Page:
Charcoal and paper are an old and venerable combination. There are many specialty papers, usually with strongly laid finishes, formulated with charcoal in mind. Typically, Western papers manufactured for drawing are robust and durable, enabling repeated additions and subtractions of material. Planes and volumes can be developed and modified with a very full range of value.
With Japanese paper, washi, the situation is different. While produced in a great variety of weights and finishes, washi seems not so compatible with charcoal. To apply charcoal is to be abrasive; washi is more naturally receptive to printing and saturation. To achieve a very dark value with charcoal may necessarily involve the partial destruction of the surface. Nevertheless, applied with delicacy and care, a dry medium can enhance the unique, irregular surface texturing of each individual sheet of washi. Once accomplished, turning the sheet in the light and viewing it from different angles reveals the subtle patterning on the surface. This extends a wonderful dimension to the drawn image, a degree of complexity unique to each work.
The earlier work on this site was done exclusively on western paper, mostly heavier weight hot-pressed watercolor papers. The charcoal was aggressively applied. The first landscapes were done outside: a block of paper of paper set on an easel; completed over the course of several hours or a day. Situations were sought where particular light would enhance objects in ways seemingly contradictory to or inconsistent with the ambient light.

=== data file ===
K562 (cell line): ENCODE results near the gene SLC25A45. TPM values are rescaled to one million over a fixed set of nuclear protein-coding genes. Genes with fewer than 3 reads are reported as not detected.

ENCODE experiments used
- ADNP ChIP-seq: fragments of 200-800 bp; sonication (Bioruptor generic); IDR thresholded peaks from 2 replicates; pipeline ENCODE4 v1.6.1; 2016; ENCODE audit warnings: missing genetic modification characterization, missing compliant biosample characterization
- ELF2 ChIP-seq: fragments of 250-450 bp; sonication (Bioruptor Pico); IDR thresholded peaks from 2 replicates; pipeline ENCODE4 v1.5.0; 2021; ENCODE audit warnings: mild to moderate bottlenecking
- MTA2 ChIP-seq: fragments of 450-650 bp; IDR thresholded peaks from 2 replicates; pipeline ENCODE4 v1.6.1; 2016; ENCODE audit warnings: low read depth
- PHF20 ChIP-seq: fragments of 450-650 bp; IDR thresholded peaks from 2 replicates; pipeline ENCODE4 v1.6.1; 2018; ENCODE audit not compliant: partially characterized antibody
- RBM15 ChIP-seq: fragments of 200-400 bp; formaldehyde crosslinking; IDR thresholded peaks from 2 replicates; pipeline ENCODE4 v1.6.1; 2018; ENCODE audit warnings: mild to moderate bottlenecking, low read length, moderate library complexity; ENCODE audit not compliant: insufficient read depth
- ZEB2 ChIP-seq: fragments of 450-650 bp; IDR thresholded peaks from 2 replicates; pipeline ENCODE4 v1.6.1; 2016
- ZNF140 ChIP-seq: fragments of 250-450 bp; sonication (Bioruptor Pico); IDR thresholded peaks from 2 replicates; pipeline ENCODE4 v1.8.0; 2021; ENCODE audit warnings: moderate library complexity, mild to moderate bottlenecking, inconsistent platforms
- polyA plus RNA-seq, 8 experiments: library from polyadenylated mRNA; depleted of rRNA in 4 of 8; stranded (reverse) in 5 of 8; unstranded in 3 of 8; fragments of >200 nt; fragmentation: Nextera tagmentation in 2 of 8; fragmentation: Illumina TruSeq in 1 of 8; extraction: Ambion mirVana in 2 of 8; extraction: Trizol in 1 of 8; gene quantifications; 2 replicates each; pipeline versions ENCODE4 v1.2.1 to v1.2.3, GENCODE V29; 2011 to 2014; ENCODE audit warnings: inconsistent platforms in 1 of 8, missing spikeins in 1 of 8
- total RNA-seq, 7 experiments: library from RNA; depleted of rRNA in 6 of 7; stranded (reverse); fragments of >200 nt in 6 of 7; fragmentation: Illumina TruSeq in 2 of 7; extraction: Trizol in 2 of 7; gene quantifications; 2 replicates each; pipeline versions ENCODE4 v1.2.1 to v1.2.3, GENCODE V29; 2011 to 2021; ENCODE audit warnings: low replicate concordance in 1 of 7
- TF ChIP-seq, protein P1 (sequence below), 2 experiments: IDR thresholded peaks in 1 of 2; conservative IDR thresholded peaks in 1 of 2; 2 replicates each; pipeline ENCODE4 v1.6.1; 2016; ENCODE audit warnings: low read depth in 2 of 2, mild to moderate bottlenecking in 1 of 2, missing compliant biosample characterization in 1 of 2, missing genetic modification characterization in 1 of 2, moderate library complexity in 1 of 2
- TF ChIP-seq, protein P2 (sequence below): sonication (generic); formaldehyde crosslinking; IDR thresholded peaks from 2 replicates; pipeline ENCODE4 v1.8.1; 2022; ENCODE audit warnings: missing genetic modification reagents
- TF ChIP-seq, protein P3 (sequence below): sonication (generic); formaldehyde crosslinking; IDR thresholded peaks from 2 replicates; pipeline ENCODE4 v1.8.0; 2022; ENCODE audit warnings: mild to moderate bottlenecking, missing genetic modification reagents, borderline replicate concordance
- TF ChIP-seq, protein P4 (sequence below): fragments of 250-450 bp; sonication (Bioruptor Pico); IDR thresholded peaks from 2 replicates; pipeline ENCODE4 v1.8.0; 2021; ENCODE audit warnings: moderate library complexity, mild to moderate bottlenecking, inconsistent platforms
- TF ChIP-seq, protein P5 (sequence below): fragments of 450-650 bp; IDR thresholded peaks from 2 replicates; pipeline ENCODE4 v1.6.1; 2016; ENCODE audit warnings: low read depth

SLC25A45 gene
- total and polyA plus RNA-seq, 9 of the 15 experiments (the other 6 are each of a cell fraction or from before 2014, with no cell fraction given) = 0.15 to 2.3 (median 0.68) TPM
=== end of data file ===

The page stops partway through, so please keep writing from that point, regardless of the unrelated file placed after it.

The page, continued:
The drawings of sea shells were exercises in enlarging objects. A pattern or energy from the sculptural form was expanded into the surrounding space. Thereby, the "background" became an abstract of the original form, or the dimensional form of the shell a representation of a surrounding abstract field. These drawings are also characterized by working and reworking to achieve a wide range of value in the final rendering.
The sky pieces are large, multi-part works about the movement of air. They visualize the atmospheric dynamics which are pervasive even on cloudless, or still, days. All derive from direct observation and preliminary sketches, further amplified in the studio. While meant to be cohesive as grids, they do not fit tightly together as do puzzle pieces. The entire composition is brought into focus as a whole. These pieces, owing to their scale, take one to six weeks to complete.
NOTE: Selected sky piece images will soon be available online.
The recent body of work is abstract. They are simply about drawing lines. This is done first in ink, and subsequently amplified with charcoal. The process is very direct and the drawing is never corrected. They are done in sequences, usually in threes or fives. One sheet is drawn and finished; then on to the next which may or may not be a neighbor. Failures and successes are equally lessons for the next composition. While there is a determined order and orientation of individual sheets, the final composition is meant to be viewed from any perspective. They benefit from being displayed on the floor, where I think of them as "walk around" pieces. For wall mounting, they can be presented either horizontally or vertically. Some pieces have a close connective continuity from sheet to sheet. Others are more discontinuous, or present changing aspects of common elements.